As someone who’s group up on and made his career in technology it’s my fervent hope that the Australian government recognizes the potential the NBN has and uses that for the betterment of Australia. As a nation we’re well positioned to leverage our investment in infrastructure to provide economic benefits that will far exceed its initial cost. Creating a Silicon Valley of the Asia-Pacific region would elevate Australia’s tech industry to rival those throughout the rest of the world and would have massive benefits far beyond Australia’s borders.

Election 2010: Let Me Educate You, Australia.

I resisted getting into politics in any way for most of my adult life. For the most part I thought it was just a popularity contest that I had no intention of getting involved with, nor trying to form an opinion on more it than once every 3 years. Fortunately I can count amongst my friends a highly skilled academicwho’s area of study is politics and his constant pontificating about the subject eventually pushed me into figuring the whole thing out, lest I be unable to communicate with him (and subsequently be utterly bored). Today I pride myself on taking an engineer’s approach to the world of politics, figuring out the variables and breaking it down into manageable chunks upon which I can base my ultimate decision. It’s no secret I tend towards the liberal ideals with perhaps a touch of the libertarian in me, much like most of my generation.

This year though presented quite a conudrum as neither of the two major parties nor any of the others could logically get my full support. Labor continues to push policies that I can not agree with (Internet filtering and other nanny-state type policies) and the Liberals candidate for Prime Minister is nothing more than a rabid attack dog who couldn’t write a decent policy to save his life. The popular choice amongst my peers would then be the Greens party who, whilst giving their preferences to Labor, don’t support Internet filtering and have favourable policies in many other areas. Unfortunately for someone like me who sees the benefit in developing nuclear power in a similar fashion to countries like France the Greens can’t be an alternative as they outright oppose any kind of nuclear development. Other favourites include the newly formed Australian Sex Party who take similar positions to the Greens on many matters but unfortunately lack clear direction on many other key matters. The same can be said for many of the other minor parties as well, as whilst they have solid positions on their key issues I can’t really vote for them unless their stance on many critical issues is formalized.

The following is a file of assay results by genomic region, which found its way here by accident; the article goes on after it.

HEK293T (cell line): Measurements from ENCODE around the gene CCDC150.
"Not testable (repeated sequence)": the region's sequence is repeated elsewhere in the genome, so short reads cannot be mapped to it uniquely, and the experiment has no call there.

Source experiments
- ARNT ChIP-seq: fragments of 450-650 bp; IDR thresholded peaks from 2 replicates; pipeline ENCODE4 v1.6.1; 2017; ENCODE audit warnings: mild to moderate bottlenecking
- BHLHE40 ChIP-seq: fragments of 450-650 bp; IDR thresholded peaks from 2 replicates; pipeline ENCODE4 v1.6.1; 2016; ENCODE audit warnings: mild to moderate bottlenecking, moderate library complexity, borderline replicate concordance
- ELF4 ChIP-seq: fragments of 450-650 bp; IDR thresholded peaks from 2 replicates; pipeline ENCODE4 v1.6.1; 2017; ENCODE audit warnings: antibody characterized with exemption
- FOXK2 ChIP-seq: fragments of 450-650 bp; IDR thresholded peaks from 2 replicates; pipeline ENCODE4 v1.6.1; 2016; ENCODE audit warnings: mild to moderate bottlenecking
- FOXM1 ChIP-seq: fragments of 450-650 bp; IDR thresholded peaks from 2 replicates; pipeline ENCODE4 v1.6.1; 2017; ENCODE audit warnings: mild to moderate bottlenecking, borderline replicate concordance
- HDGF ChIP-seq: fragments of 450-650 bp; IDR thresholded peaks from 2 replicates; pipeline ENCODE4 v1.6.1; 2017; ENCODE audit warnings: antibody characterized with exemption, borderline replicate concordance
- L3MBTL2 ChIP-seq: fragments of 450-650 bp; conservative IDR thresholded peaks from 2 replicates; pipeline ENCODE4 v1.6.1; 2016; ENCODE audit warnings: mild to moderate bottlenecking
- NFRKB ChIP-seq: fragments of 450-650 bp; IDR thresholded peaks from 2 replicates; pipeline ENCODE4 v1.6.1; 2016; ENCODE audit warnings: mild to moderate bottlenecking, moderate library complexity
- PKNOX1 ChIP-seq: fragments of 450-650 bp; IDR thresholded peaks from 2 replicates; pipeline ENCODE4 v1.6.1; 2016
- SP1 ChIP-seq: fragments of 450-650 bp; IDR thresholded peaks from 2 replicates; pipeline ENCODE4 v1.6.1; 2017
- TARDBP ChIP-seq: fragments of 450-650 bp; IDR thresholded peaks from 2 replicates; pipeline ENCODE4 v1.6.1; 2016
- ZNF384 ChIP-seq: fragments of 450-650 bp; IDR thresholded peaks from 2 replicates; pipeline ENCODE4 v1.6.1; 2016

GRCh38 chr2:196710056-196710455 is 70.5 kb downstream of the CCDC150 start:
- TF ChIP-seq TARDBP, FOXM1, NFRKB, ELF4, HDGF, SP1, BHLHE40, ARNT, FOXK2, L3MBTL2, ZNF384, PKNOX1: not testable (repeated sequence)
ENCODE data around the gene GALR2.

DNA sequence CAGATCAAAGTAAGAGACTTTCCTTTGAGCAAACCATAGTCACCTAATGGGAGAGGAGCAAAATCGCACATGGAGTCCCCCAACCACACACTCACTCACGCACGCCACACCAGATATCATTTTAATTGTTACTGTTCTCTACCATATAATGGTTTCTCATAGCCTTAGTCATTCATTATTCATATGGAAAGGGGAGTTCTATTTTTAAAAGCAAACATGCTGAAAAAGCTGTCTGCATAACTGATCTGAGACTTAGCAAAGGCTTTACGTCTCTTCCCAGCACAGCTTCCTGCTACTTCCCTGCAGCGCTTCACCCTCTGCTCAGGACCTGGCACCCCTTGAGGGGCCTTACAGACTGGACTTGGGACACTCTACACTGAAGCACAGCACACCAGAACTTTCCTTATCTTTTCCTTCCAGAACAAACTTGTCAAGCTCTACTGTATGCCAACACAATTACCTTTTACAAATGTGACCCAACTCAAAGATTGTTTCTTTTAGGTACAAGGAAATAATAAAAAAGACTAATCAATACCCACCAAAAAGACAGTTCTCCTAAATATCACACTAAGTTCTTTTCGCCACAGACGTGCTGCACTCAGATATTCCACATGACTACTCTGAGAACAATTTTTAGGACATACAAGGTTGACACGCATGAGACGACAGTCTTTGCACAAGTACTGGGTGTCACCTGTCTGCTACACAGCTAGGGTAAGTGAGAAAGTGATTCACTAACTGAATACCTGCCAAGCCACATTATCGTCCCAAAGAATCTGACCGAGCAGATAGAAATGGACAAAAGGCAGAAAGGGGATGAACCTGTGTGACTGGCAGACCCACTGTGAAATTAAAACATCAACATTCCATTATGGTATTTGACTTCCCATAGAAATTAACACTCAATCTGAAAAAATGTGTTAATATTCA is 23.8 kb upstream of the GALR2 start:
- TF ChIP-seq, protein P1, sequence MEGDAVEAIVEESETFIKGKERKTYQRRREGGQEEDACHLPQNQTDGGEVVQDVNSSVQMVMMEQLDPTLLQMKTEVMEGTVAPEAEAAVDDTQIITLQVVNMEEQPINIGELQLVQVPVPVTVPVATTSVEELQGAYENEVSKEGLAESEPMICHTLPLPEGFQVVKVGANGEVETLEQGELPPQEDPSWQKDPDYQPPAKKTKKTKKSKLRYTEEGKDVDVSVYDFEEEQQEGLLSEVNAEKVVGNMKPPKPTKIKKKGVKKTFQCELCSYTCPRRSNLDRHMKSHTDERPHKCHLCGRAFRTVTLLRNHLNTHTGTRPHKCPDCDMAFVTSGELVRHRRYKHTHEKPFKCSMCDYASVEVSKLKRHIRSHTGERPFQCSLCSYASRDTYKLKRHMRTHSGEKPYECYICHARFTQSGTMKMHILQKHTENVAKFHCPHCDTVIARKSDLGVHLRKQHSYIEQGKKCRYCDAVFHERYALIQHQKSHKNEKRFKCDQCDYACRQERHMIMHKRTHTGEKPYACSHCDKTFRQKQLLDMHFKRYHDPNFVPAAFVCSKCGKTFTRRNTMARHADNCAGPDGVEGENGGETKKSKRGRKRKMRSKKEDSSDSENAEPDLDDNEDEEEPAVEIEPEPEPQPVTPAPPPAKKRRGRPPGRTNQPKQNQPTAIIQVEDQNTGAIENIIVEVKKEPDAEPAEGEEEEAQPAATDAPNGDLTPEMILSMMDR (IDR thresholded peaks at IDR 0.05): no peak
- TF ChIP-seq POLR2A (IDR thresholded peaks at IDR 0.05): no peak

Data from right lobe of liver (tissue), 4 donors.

After some research (which was sped up nicely by this spreadsheet) I came to the ultimate conclusion that no party fully supports my political vision. I can understand that this is usually the case with any political party as you can’t satisfy everyone but in the past I was able to easily reconcile my differences with the major parties as the issues were usually small. This last term has seen my support for the party I once supported wane without a strong competitor that rose up instead. In the end it looks to be the Greens who will get my vote as whilst I disagree with some of their policies I can reconcile that with the fact that many of my ideas won’t take off in Australia for decades to come, so I might as well go for the people who support the largest majority of my ideas.